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Marks and Spencer (M&S) were tenants of four floors in a building under four leases on the same terms. They served notice to break the leases. The break clause was conditional on there being no arrears of basic rent or VAT on the basic rent and on payment of a lump sum of just under £1 million – reflecting exactly a year’s rent.
The break date fell in the middle of a quarter. On the quarter day prior to the break date, M&S paid the full quarter’s rent, full quarter’s ‘car park licence fee’ (which the court described as a further rent) and the full quarter’s on-account service charge. Approximately six months prior to the break it also paid a year’s insurance premium. In Marks and Spencer v BNP Paribas Securities Services  EWHC 1279 (Ch) the High Court allowed its claim to be reimbursed the sums owing for the period after the break date.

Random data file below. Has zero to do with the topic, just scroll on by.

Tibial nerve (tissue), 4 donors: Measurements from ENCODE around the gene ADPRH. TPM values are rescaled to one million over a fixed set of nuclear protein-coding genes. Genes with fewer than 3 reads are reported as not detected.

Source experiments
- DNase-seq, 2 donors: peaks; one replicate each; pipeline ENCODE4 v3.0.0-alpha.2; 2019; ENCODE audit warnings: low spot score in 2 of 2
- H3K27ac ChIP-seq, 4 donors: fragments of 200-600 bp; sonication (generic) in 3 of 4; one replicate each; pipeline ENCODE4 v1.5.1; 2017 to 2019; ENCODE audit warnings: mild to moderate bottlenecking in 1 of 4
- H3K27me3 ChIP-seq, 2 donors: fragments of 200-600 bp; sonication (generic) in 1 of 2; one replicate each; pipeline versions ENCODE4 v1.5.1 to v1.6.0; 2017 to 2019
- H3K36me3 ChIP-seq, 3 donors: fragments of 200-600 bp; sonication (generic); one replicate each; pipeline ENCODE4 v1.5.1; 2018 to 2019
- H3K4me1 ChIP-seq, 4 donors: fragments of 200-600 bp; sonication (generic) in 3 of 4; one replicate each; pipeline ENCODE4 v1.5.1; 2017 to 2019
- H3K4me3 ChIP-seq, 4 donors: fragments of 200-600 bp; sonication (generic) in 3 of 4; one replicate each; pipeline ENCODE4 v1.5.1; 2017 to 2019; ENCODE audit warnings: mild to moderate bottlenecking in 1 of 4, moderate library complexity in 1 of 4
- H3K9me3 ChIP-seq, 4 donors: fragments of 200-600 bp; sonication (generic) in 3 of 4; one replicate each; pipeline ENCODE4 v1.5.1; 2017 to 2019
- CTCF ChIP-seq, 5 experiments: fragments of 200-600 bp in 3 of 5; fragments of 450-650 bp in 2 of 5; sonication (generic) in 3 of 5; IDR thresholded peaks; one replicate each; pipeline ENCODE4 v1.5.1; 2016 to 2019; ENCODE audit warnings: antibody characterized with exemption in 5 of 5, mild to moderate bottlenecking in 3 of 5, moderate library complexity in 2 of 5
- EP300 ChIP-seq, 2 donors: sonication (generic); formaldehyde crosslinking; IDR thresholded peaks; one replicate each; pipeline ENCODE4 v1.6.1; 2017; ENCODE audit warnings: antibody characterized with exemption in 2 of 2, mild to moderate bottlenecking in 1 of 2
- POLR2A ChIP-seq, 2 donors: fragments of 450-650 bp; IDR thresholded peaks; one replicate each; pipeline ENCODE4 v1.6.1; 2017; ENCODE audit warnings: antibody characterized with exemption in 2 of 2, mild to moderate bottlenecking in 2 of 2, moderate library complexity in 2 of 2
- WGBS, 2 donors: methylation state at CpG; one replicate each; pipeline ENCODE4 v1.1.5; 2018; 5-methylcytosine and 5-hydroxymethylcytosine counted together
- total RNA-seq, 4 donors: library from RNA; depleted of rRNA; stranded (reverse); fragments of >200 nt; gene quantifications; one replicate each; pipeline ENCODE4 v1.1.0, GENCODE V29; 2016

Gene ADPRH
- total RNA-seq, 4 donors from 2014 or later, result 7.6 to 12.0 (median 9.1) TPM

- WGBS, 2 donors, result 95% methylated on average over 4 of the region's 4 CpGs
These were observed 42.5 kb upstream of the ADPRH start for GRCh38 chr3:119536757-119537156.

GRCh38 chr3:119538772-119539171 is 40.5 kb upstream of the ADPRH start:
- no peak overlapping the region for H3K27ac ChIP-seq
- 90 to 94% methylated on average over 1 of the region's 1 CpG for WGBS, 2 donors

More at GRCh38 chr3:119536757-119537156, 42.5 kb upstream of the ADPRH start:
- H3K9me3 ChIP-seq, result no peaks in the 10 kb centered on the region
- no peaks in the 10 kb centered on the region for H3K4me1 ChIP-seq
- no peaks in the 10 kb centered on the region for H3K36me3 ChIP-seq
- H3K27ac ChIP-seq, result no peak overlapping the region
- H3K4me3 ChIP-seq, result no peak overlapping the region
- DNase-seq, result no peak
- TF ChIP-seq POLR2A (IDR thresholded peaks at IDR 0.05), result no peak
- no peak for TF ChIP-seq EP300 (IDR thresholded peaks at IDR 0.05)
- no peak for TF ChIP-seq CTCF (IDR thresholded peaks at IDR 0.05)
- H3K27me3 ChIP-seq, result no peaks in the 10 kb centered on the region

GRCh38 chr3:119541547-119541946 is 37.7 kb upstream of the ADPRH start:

The Court of Appeal allowed the landlord’s appeal, deciding that the lease, read as a whole against the relevant background, would not reasonably be understood to include a term providing for such reimbursement and so the test for an implied term was not met.
If a break date falls between rent payment dates (usually quarter days) and the rent is payable in advance, then, if the lease is silent, the safest route is to pay the full quarter’s rent to ensure the break condition is satisfied.
M&S’ leases were silent on the matter. In those circumstances, traditionally, tenants have been unsuccessful in getting credit for any part of the rent paid in advance in respect of the period after the break option. In Quirkco Investments v Aspray Transport  EWHC 3060 (Ch), it was held that wording in the lease which confirmed the rent was
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